three adult children have completed an
estate plan that includes special provisions
for their child with gambling and alcohol
problems. However, they remain adamant
that the same addiction-plagued child, who
has helped grow the business for years, will
somehow “shape up” and manage the business
when they die.
• Wealthy business owner has mingled her
personal and business assets for years. She holds
title to her company’s warehouse in her personal
name. Upon her death the real property will
automatically pass to her husband. The surviving
business partners may or may not be excited
about their new landlord.
• Owner is a widower and has been diagnosed
with Alzheimer’s. He has no powers of attorney
or guardian nomination. As a longtime business
owner, he remains hesitant to relinquish any
control. His children are already lining up to
fght over control of dad, as well as control of the
family business.
The stakes are high for the family business. The
success of the family and its business depends on
integrated estate and business planning. It’s never
too early to start planning to protect and preserve the
legacy of the family business for future generations
in case the proverbial bus comes along.
When The famIly BUsIness
faIls To plan, IT plans To faIl
1 NFIB|SmallBusinessAssociation>BusinessResources>BusinessResources
Item.(n.d.).NFIB - National Federation of Independent Business - Small Business
The New York Times.Retrievedfrom
FamilyEntrepreneurialOrientation.Family Business Review.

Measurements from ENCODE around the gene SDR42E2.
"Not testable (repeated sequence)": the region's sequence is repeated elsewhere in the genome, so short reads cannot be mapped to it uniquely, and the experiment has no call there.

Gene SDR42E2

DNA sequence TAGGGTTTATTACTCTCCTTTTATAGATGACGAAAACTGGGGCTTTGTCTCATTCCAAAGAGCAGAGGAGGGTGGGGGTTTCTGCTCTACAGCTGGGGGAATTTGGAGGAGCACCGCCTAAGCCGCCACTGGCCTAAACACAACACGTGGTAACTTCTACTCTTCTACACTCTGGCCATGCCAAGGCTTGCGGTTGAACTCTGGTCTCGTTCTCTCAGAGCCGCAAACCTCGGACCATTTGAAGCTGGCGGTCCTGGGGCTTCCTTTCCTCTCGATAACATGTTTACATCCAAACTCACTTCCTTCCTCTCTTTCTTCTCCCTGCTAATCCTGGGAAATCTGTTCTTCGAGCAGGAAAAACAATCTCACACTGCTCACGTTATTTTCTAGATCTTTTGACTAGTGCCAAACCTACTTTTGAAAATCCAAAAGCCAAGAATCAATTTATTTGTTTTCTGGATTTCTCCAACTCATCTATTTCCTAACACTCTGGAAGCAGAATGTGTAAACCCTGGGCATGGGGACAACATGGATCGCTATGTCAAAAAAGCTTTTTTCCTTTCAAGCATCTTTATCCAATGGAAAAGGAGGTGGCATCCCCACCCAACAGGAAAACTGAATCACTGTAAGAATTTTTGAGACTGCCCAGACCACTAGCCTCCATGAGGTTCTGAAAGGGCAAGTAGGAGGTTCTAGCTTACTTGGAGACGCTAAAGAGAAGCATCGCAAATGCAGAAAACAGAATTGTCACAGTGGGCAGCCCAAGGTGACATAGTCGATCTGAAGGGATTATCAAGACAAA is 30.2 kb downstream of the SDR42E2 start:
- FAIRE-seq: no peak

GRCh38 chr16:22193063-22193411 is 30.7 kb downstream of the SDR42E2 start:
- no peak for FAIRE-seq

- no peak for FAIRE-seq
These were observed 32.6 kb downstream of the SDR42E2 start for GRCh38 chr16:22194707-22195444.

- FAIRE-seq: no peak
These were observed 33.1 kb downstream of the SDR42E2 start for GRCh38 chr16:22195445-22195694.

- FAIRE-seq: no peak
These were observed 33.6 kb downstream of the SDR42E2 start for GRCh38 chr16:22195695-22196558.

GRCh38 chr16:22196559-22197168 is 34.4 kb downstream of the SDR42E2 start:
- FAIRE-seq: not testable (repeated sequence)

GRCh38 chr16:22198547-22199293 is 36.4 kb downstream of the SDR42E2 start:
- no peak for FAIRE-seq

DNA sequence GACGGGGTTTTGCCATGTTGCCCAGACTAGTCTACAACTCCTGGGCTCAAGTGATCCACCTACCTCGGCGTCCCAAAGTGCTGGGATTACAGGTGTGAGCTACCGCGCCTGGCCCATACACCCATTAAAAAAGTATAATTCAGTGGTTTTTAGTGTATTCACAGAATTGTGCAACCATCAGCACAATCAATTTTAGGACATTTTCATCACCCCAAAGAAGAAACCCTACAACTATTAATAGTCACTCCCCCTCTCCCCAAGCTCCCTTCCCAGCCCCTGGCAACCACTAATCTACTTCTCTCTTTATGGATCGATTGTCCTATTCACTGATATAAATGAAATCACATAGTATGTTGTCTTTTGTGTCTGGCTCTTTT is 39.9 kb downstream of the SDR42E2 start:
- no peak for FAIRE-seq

com.Business News & Strategy For Entrepreneurs |
KRISTIN M. TYLER isanassociatewithGordonSilver.Her
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When everything is on the line...
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continued from page 15
Cross-PurchaseAgreement Allows the partners or stockholders to
purchase each other’s shares upon
disability, retirement, death or some other
triggering event. This style of agreement
works well for partnerships and smaller
corporations with up to three owners.
Stock-RedemptionAgreement Allows owners to sell their ownership
interest back to the company in the event of
incapacity, retirement or other triggering
event. If an owner dies, their estate is
required to sell the deceased owner’s
interest back to the company. This type of
agreement works well for larger companies
with four or more owners.
Wait-and-SeeAgreement A hybrid type of agreement that allows the
owners to delay the selection of a stock-
redemption plan or a cross-purchase plan
until the occurrence of a triggering event.